East Boston mom's disappearance highlights disparities in coverage of missing persons
Five months ago, an East Boston mother of two stepped out of a silver van in Somerville and was never seen again.
- Reina Carolina Morales Rojas, 41, remains missing, with no new details from the Boston Police Department about what happened to her.
Why it matters: Rojas’ disappearance has become a case study in how differently investigators treat missing women of color. Of the thousands of girls and women who go missing, women of color are less likely to receive media attention, PBS News Hour notes.
Between the lines: Community leaders, and the Boston Globe’s Marcela Garcia, noticed a stark difference between Boston police’s response to the missing Latina resident and Cohasset police’s response to the disappearance of Ana Walshe, a white mother of three from the wealthier coastal town of Cohasset.
- Local police announced Walshe’s disappearance within days, and the case got round-the-clock media coverage.
Catch up quick: Boston police learned Rojas was missing in late November, but didn’t notify the public until three months later in a Jan. 19 press release. The case got little media coverage, and police haven’t shared details since.
Zoom in: Rojas emigrated from El Salvador in May 2022 and settled in East Boston, per the Globe. She left her two children in the care of her sister Alicia Morales de Diaz and had video chats with her kids almost daily.
- They noticed something was off the Sunday after Thanksgiving when Rojas hadn’t responded to a text.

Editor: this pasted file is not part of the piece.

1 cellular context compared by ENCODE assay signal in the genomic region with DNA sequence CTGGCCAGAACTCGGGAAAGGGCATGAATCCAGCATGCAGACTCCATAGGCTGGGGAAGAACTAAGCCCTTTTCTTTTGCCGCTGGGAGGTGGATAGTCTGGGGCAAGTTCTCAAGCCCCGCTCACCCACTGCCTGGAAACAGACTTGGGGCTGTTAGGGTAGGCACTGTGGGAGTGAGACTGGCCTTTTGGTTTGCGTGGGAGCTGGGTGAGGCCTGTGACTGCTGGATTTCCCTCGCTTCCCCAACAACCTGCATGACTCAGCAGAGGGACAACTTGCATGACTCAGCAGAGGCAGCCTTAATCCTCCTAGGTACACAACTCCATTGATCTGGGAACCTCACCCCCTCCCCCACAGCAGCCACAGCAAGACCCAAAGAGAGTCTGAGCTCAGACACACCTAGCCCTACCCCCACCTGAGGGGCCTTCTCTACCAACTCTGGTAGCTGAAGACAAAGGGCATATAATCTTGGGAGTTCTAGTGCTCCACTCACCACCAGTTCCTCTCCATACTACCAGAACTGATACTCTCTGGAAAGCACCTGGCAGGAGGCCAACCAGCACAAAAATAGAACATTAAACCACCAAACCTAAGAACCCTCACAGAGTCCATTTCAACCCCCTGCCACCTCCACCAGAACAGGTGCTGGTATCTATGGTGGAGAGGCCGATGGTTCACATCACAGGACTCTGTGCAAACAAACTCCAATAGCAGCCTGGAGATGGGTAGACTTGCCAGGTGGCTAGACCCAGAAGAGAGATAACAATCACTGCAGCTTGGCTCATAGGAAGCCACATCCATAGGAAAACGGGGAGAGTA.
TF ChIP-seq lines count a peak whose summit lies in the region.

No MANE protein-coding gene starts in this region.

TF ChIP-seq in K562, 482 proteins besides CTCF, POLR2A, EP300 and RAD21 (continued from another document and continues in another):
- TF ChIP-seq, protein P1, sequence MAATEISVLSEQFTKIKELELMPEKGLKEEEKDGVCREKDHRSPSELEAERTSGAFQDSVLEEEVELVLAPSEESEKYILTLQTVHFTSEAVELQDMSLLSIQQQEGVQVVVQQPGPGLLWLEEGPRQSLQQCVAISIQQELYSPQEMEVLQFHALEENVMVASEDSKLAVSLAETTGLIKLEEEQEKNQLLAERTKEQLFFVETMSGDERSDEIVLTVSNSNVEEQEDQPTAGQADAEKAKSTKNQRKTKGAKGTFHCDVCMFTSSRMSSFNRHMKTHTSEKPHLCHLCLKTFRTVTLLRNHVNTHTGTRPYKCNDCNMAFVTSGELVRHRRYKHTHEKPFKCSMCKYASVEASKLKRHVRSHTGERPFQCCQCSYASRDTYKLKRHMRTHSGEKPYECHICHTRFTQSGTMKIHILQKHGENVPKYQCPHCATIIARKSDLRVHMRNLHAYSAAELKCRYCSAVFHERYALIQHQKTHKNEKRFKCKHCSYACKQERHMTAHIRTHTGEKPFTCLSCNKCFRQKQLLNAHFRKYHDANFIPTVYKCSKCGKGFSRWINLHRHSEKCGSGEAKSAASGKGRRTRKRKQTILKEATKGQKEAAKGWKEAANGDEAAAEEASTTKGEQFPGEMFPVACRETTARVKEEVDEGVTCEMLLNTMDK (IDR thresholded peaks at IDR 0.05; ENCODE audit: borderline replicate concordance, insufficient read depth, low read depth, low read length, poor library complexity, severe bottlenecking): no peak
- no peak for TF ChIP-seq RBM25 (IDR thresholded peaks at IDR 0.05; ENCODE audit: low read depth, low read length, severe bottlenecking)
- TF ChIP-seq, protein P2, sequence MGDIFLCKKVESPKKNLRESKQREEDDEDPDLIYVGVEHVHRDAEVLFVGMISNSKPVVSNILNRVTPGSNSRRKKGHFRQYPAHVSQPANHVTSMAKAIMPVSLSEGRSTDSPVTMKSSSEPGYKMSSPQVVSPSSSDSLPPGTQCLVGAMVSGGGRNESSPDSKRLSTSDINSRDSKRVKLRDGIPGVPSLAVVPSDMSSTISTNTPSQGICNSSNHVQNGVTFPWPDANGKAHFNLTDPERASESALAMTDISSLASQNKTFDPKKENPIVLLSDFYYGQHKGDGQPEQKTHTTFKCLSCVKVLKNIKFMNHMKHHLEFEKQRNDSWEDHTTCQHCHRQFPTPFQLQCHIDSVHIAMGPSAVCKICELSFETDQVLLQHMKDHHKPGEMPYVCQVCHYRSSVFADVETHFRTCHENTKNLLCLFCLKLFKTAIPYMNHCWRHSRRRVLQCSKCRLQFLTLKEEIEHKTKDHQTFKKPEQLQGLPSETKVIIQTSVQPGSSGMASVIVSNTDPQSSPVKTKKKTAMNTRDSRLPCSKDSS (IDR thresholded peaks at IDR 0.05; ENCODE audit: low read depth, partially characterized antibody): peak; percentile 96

- Reports say she was last seen getting into a silver van in East Boston and then being dropped off on Allston Street in Somerville.
Local advocates, city councilors and state representatives have pushed for more details about the police investigation and why it took so long to publicize Rojas’ disappearance.
- Lawyers for Civil Rights called on the city to audit the public safety agencies on how they handle diversity, equity, inclusion and unconscious bias.
- Latinos Unidos en Massachusetts (LUMA) has held vigils for Rojas and is continuing to plan community events to raise awareness about her disappearance.
What they're saying: "For many immigrant women who have fled domestic violence and femicide in Central America and other places seeking safety, the idea that you can go missing and that police won’t act fast enough is terrifying," says Mirian Albert, a staff attorney at Lawyers for Civil Rights. "People of color and immigrants deserve the same level of public safety as others."
Boston police did not respond to emails seeking comment.
Editor’s note: This story has been corrected to reflect that Reina Carolina Morales Rojas has been missing for five months, not six.
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